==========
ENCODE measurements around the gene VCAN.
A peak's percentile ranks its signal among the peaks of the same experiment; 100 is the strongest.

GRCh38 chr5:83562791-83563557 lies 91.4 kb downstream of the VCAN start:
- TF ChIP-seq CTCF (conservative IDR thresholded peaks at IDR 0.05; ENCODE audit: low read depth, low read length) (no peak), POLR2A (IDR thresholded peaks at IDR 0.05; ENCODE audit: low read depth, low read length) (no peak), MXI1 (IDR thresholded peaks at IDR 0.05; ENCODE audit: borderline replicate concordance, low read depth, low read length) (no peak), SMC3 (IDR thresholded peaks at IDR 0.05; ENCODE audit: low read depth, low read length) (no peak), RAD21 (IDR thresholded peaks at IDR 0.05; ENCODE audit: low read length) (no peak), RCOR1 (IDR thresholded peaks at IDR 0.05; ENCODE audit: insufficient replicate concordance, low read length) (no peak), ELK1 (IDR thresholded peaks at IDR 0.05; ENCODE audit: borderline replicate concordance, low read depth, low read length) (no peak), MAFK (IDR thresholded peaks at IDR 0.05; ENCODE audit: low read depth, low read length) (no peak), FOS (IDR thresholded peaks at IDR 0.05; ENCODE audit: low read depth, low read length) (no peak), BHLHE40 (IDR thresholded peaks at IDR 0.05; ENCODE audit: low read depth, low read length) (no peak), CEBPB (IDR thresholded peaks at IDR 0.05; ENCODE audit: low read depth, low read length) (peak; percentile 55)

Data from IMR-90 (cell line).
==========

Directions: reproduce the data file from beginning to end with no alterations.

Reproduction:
ENCODE measurements around the gene VCAN.
A peak's percentile ranks its signal among the peaks of the same experiment; 100 is the strongest.

GRCh38 chr5:83562791-83563557 lies 91.4 kb downstream of the VCAN start:
- TF ChIP-seq CTCF (conservative IDR thresholded peaks at IDR 0.05; ENCODE audit: low read depth, low read length) (no peak), POLR2A (IDR thresholded peaks at IDR 0.05; ENCODE audit: low read depth, low read length) (no peak), MXI1 (IDR thresholded peaks at IDR 0.05; ENCODE audit: borderline replicate concordance, low read depth, low read length) (no peak), SMC3 (IDR thresholded peaks at IDR 0.05; ENCODE audit: low read depth, low read length) (no peak), RAD21 (IDR thresholded peaks at IDR 0.05; ENCODE audit: low read length) (no peak), RCOR1 (IDR thresholded peaks at IDR 0.05; ENCODE audit: insufficient replicate concordance, low read length) (no peak), ELK1 (IDR thresholded peaks at IDR 0.05; ENCODE audit: borderline replicate concordance, low read depth, low read length) (no peak), MAFK (IDR thresholded peaks at IDR 0.05; ENCODE audit: low read depth, low read length) (no peak), FOS (IDR thresholded peaks at IDR 0.05; ENCODE audit: low read depth, low read length) (no peak), BHLHE40 (IDR thresholded peaks at IDR 0.05; ENCODE audit: low read depth, low read length) (no peak), CEBPB (IDR thresholded peaks at IDR 0.05; ENCODE audit: low read depth, low read length) (peak; percentile 55)

Data from IMR-90 (cell line).